Rick Davis is CEO of Davis Companies and president of the Permanent Fund for Vermont’s Children, a nonprofit whose mission is to ensure all Vermont children birth to five have access to high-quality, affordable early care and learning by 2025.

Linking Climate Change and Early Childhood Development

Linking Climate Change and Early Childhood Development

I was greatly honored when I heard I would receive the Vermont Lifetime Achievement Award from the Vermont Council on Rural Development (VCRD). But I was surprised when I realized I would be accepting this award during the organization’s second Summit on Vermont’s Climate Economy. What would someone from an organization that has made high-quality early childhood education its mission say to a group of climate change advocates? After learning the Summit’s theme was “Ideas to Action,” I understood the parallels between the Permanent Fund’s work and the climate summit. The two are more closely related than one might think.

children at play on beach

Climate science and brain science: Neither is rocket science

Climate science is credible, reliable and offers a clear picture of what contributes to our changing climate and how we can reverse the trend. The brain science is equally compelling, irrefutable and offers a clear blueprint for a child’s healthy brain development and what contributes to unhealthy development. Amazingly, the brain science shows us that 80% of a child’s brain is developed by the age of three—telling us that we must act in the very early years to get it right.

Inaction or missteps will lead to serious consequences

There are serious consequences for Vermont if we don’t reverse the effects of climate change. More extreme weather events (think, Tropical Storm Irene) are an example. In early childhood, our extreme weather event is represented by the dramatic increase in special education costs, which have increased by $137 million, a doubling in the last 15 years, while enrollment has decreased by 20,000 students. Early identification of developmental delays and improved nutrition can help. We must work to identify at-risk children earlier—from birth to five—so we can start services earlier when the developing brain and body are most receptive to these interventions. As I mentioned in a previous blog post, starting services earlier can in some cases reduce the need for costly services during the school years or eliminate the need for them altogether.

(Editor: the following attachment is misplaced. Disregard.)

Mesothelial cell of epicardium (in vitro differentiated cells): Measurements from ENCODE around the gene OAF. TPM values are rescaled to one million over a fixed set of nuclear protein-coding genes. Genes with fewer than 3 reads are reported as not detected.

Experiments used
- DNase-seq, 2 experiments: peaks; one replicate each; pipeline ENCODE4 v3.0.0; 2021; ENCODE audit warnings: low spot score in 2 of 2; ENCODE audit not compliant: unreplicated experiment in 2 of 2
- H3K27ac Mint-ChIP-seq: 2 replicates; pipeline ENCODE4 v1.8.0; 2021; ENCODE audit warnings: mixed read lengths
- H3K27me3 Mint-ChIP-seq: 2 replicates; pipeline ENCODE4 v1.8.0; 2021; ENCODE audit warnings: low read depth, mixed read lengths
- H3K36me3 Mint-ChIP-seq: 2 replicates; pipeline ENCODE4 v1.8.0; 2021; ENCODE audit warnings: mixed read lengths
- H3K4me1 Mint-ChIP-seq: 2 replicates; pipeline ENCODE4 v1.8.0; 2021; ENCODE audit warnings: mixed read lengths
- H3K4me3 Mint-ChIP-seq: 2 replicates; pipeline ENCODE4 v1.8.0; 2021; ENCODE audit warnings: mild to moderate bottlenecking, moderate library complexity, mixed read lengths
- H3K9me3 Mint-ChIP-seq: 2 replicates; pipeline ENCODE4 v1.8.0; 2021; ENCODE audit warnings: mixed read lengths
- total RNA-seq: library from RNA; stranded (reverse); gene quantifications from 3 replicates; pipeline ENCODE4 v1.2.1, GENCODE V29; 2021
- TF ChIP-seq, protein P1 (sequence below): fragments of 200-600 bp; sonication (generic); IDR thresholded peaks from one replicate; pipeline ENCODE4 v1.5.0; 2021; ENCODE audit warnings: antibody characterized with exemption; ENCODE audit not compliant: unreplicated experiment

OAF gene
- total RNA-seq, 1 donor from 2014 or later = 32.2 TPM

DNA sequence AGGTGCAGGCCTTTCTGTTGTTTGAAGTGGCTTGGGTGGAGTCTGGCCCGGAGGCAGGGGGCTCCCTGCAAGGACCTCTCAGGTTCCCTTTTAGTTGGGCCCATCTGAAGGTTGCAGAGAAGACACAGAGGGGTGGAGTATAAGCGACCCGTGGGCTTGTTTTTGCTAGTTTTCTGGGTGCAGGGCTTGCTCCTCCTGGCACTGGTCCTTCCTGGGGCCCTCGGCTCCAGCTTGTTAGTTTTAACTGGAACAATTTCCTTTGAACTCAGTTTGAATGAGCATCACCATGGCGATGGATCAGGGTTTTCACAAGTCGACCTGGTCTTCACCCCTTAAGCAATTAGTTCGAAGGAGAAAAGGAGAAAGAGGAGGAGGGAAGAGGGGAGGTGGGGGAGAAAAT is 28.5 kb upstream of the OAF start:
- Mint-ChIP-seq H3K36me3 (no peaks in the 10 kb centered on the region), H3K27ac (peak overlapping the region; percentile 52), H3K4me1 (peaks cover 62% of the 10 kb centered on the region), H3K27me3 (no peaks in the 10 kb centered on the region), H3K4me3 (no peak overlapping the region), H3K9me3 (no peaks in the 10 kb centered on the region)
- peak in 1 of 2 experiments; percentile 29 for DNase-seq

We’re on an unsustainable path

With climate change, melting glaciers and rising waters tell us that we are not on a sustainable path. With early childhood development, nearly 50% of our kids are showing up at kindergarten “not ready to learn” and it’s likely that same 50% are not going on to college. Like other rural states, Vermont has one of the highest rates in the nation of kids not going to college! This is not sustainable. With an aging demographic in Vermont, we cannot afford to give up on any of our children. We need all of them in a trained workforce contributing to a healthy economy.

Time is of the essence: Act now or pay (much more) later

With climate change, we cannot afford to wait—we have to act now. The same is true of early childhood development in Vermont—it is no longer a case of whether or not we can afford to make these strategic investments in the early years….we cannot afford not to make them. We must act now or we will pay dearly later. We know that the investment we make during the earliest years of life (from birth to age five) will provide a much greater return than any dollars we invest later.

One difference between climate change and early childhood

While the work Vermont is doing on climate change is extremely important and we SHOULD be a leader in addressing this issue, the effects of climate change are largely influenced by the actions of other states and other countries. The environmental and economic impacts of climate change pose global challenges. With early childhood development in Vermont, we have full control of our destiny. By following the science, making smart, strategic investments in the early years and acting swiftly, we will improve outcomes for all our children and create a healthier Vermont.

Building stronger communities